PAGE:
China-Russia naval exercises show Japan’s troubles could come in twos
- Beijing and Moscow seem intent on putting on a show of force as the United States and its allies ramp up cooperation in this part of the world
- A rapid deterioration in Japan’s security environment may push Tokyo into boosting military spending and strength
Japanese Defence Minister Nobuo Kishi noted: “This is the first time we have confirmed activity on such a large scale and over such a long period. We believe this was a show of force towards Japan.”
However, it is worth adding here that both the Tsugaru Strait and Osumi Strait, through which the Chinese and Russian warships sailed, are considered international waters which foreign ships can transit freely.
The Russian Defence Ministry said in a statement: “The tasks of the joint patrolling were to demonstrate the state flags of Russia and China, maintain peace and stability in the Asia-Pacific region and also protect facilities of both countries’ maritime economic activity.”
Why is this significant? First, Beijing and Moscow seem intent on putting on a show of force and camaraderie in the Western Pacific as the United States and its allies ramp up their cooperation in this part of the world.
Second, China and Russia are clearly trying to test the response of the new US administration.
As for Japan, what is it to make of the passage of the Chinese and Russian warships through its straits?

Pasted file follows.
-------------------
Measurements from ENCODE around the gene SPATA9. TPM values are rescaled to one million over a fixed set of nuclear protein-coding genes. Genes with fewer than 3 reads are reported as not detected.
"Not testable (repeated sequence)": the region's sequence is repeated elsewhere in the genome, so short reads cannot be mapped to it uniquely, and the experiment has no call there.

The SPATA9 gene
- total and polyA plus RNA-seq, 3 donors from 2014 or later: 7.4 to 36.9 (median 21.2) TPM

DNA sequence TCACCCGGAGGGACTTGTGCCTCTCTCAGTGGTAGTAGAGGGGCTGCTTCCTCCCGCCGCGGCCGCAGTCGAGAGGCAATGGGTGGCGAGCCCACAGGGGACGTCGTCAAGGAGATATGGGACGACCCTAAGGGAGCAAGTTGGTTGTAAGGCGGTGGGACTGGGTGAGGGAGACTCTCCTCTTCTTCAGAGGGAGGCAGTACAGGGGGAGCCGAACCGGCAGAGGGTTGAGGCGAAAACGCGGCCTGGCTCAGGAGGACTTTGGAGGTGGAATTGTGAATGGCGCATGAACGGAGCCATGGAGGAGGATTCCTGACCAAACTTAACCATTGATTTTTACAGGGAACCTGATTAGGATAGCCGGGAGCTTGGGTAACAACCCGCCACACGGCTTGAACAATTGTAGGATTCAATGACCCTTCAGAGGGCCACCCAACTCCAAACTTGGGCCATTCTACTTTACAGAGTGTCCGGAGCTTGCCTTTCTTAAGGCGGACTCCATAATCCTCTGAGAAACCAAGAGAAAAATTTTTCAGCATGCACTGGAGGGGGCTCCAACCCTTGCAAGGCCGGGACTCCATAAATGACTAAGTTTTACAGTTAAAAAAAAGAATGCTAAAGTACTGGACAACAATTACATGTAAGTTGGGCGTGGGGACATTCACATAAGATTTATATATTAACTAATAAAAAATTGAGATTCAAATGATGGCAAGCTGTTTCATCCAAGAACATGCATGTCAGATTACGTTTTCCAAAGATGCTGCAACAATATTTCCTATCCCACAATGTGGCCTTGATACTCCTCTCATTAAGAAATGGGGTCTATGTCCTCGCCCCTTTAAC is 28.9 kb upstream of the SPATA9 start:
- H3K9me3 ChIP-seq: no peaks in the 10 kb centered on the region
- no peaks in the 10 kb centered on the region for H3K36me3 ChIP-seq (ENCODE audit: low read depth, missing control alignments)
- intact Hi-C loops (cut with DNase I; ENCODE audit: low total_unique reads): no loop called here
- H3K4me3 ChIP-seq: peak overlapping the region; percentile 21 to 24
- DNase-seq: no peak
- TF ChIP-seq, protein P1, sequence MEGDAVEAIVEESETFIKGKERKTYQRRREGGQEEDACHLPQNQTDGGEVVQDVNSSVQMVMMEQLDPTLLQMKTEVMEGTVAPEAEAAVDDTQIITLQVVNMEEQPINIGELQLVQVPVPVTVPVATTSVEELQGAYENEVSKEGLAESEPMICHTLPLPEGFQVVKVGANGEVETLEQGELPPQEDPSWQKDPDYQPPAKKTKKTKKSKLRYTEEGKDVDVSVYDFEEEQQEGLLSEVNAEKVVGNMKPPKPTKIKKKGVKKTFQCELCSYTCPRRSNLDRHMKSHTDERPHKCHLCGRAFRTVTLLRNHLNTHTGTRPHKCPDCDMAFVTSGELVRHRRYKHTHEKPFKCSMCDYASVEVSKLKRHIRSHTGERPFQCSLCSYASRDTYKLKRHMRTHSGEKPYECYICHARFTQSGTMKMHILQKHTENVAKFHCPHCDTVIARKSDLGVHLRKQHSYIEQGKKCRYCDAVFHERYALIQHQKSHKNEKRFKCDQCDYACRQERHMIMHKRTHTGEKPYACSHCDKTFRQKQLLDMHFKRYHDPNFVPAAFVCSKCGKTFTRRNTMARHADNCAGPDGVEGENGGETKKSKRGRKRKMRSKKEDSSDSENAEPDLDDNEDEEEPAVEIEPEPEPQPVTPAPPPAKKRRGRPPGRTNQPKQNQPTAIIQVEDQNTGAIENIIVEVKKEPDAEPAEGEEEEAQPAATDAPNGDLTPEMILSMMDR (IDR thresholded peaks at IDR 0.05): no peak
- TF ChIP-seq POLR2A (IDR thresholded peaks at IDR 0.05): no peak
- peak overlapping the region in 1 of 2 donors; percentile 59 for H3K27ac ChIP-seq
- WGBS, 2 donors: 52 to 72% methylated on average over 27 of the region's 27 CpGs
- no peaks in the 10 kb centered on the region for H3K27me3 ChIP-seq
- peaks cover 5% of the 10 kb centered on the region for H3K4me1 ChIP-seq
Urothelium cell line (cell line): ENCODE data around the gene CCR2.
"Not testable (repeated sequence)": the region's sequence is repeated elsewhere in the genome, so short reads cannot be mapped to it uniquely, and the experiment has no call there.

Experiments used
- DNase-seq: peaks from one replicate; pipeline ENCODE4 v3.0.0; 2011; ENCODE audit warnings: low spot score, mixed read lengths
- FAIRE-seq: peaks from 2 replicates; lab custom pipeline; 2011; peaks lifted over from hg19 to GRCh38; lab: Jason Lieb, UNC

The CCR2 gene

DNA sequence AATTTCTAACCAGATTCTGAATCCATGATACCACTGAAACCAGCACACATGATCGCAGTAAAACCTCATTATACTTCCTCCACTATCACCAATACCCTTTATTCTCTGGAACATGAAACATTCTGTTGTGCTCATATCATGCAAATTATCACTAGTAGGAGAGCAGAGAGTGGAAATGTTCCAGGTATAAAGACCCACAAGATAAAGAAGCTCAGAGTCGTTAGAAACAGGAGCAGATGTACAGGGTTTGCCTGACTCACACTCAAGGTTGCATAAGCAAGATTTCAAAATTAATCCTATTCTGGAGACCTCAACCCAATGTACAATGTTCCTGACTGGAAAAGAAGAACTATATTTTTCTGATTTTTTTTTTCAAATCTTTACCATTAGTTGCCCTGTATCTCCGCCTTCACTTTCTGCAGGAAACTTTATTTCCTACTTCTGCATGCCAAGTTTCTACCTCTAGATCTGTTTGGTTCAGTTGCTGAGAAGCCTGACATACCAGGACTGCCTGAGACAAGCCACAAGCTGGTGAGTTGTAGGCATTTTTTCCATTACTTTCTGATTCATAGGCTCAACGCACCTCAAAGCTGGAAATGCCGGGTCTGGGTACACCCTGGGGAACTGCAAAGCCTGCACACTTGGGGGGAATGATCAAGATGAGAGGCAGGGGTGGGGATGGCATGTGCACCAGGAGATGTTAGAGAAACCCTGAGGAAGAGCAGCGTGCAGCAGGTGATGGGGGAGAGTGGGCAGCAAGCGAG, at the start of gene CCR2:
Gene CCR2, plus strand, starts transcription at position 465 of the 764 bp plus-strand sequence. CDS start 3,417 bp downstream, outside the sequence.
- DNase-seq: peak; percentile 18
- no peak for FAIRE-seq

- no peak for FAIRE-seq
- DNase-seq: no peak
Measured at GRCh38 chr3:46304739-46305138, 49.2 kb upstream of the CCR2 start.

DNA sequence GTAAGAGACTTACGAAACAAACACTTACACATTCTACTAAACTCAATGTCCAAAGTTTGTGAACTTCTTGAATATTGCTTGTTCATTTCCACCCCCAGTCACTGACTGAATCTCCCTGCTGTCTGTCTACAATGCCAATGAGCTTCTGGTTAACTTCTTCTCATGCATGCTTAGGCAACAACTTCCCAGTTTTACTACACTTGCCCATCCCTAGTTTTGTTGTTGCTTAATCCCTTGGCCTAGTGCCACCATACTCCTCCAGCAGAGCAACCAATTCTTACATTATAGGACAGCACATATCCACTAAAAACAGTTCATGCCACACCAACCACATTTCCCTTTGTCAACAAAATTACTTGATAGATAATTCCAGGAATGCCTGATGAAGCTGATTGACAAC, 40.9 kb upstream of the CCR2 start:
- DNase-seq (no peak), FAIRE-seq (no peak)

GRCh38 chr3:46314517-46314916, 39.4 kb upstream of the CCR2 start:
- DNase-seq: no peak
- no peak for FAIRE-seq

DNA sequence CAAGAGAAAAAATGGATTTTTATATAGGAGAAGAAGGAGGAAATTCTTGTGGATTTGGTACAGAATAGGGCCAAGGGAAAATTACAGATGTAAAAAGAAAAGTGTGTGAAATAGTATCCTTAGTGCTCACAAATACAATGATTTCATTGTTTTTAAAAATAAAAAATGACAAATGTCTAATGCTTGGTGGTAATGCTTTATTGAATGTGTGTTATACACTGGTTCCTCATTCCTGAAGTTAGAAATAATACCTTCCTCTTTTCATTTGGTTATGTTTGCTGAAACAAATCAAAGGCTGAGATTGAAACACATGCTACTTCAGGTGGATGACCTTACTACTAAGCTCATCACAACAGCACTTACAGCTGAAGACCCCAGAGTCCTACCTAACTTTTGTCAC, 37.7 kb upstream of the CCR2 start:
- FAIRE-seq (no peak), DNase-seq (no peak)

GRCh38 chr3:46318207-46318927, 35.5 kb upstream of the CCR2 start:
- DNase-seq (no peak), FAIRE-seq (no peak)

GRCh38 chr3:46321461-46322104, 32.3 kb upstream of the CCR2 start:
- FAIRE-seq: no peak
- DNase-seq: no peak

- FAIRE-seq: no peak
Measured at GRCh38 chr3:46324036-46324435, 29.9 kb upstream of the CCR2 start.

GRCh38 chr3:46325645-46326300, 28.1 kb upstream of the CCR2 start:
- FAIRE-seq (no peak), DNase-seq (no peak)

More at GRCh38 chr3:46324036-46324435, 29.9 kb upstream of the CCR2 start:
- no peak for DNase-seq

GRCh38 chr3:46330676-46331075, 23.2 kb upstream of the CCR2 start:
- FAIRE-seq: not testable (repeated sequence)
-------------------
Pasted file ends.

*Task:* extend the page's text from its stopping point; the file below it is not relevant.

This may push the Japanese government into increasing the military budget to nearly 2 per cent of gross domestic product, which would be a first for Japan in the post-war era.
Notably, Japan is already taking a step towards obtaining its first aircraft carriers since the end of World War II. Last month, two US Marine Corps F-35B planes landed on and took off from the deck of the Japanese helicopter carrier JS Izumo, which is being converted into an aircraft carrier.
Although Japan’s new prime minister, Fumio Kishida, was once seen as a moderate politician from Hiroshima, a city impacted by the use of nuclear weapons in conflict, he now seems to have to live up to the legacy of his predecessor Shinzo Abe, Japan’s longest-serving prime minister.
He is supporting the idea of a stronger military, perhaps to win over influential figures in the ruling Liberal Democratic Party. For Kishida, there might not be a long honeymoon period with regard to Japan’s ties with countries like China and Russia.
China and Russia’s joint manoeuvre around Japan’s main island is an unmistakable sign of the growing closeness of their political and military ties. As the US pushes ahead in this part of the world, China and Russia seem determined to prove that they are also in the game.
Clearly, this recent move will not be the last of its kind and tensions seem to be heating up in the Western Pacific. For Tokyo, trouble could very well come in twos.
Dr Rupakjyoti Borah is a senior research fellow with the Japan Forum for Strategic Studies. The views expressed here are personal